Ever tried designing a website, logo, or essay and found that the longer you worked on it the more you liked the result? Ever heard a song once and thought, wow that was good, but the tenth time was even better? Why does watching the 5th episode of a television show give us more enjoyment than the first.
In the last blog entry I mentioned the “Flow Diagram” and I believe this explains some of our fascination with things that are familiar. At the beginning, they are completely new to us and we have little associate with them (or little skill considering them), with time however, our appreciation for them increases and meets well with the complexity of the song or design. It’s fascinating, novel, but comprehensible. If we continue to expose ourselves to the same stimulae however, we cross over into becoming bored with it (i.e. the three hundredth time you hear a good song on the same radio station).
When they were designing the show “Blue’s Clues”, they found that children appreciated repetition (as I think any with a young child know implicitly). So the same episode of “Blue’s Clues” airs every day for a solid week. The enjoyment of the children increases as they understand more and more. They are able to guess the answers to the questions correctly and that self reinforcing cycle gives pleasures.
I had thought that maybe this was true for children, but it’s not true for adults. Now I think that it’s only half true for adults. We gain a huge amount of satisfaction in being right too and we gain a lot of pleasure when we are repeated to some complex stimuli that requires cognition. Consider the enjoyment one receives going to the Louvre when they are studied in art, or the appreciation one has for an excellent cup of coffee when they roast their own coffee beans.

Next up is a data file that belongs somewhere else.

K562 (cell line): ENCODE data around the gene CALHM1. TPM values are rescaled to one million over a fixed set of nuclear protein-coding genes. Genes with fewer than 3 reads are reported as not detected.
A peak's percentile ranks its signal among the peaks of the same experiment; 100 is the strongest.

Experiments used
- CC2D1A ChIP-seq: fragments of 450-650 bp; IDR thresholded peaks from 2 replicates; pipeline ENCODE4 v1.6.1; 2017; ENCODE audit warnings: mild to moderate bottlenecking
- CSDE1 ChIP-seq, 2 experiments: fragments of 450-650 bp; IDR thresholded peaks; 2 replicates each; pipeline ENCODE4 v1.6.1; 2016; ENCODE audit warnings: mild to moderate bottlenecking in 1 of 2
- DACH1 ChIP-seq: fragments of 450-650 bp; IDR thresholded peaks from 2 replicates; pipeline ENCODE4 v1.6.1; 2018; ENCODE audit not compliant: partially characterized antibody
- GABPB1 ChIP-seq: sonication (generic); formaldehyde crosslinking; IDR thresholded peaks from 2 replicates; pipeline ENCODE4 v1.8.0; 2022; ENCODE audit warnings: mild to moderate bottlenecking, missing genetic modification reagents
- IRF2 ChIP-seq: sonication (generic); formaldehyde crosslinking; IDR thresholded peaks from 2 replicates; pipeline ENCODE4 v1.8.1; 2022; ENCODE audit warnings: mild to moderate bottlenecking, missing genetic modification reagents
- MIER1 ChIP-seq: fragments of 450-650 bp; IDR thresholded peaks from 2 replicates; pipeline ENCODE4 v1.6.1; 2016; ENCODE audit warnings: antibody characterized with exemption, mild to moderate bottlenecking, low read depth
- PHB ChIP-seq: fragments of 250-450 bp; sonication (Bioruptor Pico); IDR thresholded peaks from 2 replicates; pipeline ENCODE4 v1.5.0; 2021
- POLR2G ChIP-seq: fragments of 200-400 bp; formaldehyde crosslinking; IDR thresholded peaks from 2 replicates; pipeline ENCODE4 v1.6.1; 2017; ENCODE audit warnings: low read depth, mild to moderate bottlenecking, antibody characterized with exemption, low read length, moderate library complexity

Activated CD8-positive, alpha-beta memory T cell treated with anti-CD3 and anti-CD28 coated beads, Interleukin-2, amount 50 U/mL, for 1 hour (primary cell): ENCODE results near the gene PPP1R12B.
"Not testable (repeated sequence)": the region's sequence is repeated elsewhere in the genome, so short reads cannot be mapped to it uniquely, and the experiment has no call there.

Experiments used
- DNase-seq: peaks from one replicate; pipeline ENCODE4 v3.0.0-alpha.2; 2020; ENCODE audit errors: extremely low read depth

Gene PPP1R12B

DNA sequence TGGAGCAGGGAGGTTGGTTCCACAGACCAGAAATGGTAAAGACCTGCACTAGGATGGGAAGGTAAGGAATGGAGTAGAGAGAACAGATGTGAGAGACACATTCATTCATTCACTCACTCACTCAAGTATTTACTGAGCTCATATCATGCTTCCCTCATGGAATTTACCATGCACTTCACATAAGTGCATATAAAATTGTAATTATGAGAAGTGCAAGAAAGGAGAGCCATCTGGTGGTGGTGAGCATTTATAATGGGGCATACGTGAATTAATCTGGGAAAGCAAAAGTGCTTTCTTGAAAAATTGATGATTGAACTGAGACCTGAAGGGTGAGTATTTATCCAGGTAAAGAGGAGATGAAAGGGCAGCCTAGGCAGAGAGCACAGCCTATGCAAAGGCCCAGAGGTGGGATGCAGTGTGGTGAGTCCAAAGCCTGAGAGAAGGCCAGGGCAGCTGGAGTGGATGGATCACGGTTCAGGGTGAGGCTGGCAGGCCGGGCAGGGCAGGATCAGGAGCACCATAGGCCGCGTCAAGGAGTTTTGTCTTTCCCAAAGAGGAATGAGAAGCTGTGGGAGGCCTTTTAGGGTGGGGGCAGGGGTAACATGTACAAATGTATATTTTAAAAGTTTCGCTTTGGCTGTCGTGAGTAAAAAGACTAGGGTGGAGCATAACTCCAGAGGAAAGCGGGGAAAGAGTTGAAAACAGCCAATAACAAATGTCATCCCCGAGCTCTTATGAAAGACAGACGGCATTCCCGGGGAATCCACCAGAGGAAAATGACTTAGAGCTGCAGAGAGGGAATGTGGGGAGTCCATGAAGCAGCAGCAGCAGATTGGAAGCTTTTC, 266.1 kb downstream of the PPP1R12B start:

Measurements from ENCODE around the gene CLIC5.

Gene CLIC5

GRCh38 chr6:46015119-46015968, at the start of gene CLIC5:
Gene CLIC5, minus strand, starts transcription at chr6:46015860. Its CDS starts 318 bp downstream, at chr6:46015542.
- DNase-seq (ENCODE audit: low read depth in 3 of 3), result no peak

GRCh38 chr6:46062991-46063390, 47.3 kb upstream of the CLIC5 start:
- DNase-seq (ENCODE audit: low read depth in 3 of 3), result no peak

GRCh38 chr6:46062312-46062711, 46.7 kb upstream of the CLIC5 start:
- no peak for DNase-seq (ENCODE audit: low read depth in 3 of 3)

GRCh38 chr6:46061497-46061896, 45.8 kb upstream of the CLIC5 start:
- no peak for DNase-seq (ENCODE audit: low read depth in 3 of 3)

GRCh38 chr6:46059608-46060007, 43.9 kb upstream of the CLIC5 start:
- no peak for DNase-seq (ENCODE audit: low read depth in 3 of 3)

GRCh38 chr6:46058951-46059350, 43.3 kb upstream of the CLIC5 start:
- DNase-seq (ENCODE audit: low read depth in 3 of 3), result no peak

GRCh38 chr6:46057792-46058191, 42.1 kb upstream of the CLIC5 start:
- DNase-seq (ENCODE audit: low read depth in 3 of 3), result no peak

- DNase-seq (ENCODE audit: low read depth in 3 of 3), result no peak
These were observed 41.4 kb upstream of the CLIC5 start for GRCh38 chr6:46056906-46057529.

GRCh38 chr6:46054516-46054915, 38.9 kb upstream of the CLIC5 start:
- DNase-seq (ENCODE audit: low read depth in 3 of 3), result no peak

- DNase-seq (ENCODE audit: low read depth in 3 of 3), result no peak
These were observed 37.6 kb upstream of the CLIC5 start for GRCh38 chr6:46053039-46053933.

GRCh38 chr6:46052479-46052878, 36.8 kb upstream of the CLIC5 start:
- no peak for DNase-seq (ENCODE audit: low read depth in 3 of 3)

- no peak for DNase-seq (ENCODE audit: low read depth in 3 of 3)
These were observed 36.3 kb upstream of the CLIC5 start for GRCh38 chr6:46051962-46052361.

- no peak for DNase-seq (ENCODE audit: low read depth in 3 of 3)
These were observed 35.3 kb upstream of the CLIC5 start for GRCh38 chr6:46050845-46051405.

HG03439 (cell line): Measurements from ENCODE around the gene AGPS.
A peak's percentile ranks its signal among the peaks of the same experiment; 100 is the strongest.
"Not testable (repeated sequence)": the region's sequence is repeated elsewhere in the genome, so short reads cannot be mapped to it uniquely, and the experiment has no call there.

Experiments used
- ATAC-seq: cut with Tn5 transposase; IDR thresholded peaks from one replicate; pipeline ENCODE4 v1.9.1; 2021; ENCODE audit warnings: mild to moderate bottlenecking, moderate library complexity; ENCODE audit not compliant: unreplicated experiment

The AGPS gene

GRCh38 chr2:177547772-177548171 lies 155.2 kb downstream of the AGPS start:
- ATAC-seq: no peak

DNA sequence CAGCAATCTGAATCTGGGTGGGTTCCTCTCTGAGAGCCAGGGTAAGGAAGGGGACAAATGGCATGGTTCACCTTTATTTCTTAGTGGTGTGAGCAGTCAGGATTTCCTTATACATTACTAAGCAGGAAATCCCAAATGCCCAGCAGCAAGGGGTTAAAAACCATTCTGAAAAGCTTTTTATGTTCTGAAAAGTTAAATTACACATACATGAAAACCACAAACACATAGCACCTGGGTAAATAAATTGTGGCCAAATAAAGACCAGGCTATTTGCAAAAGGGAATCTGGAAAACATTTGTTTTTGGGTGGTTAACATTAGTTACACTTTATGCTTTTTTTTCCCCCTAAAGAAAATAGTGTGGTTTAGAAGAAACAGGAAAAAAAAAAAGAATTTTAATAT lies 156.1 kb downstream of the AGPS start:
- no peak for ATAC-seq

This concept is important for all leaders to understand. Some great ideas, when first mentioned, will be received with a mediocre response and need time and some repetition for everyone to resonate to. At the same time, being familiar with something can easily lull us into apathy about making it better. As Scott Tipton, one of the best managers I’ve ever worked for, taught me: When you first move into a house, you notice a light switch that is backward, but you only have a few weeks to fix it. After those first few weeks, it becomes normal. The same is true in taking over a new organization or business, there is a limited amount of time that you will notice the things that are not right and need to be fixed. After a certain period of time, the familiarity will breed apathy and perhaps affection for something that should really not be there.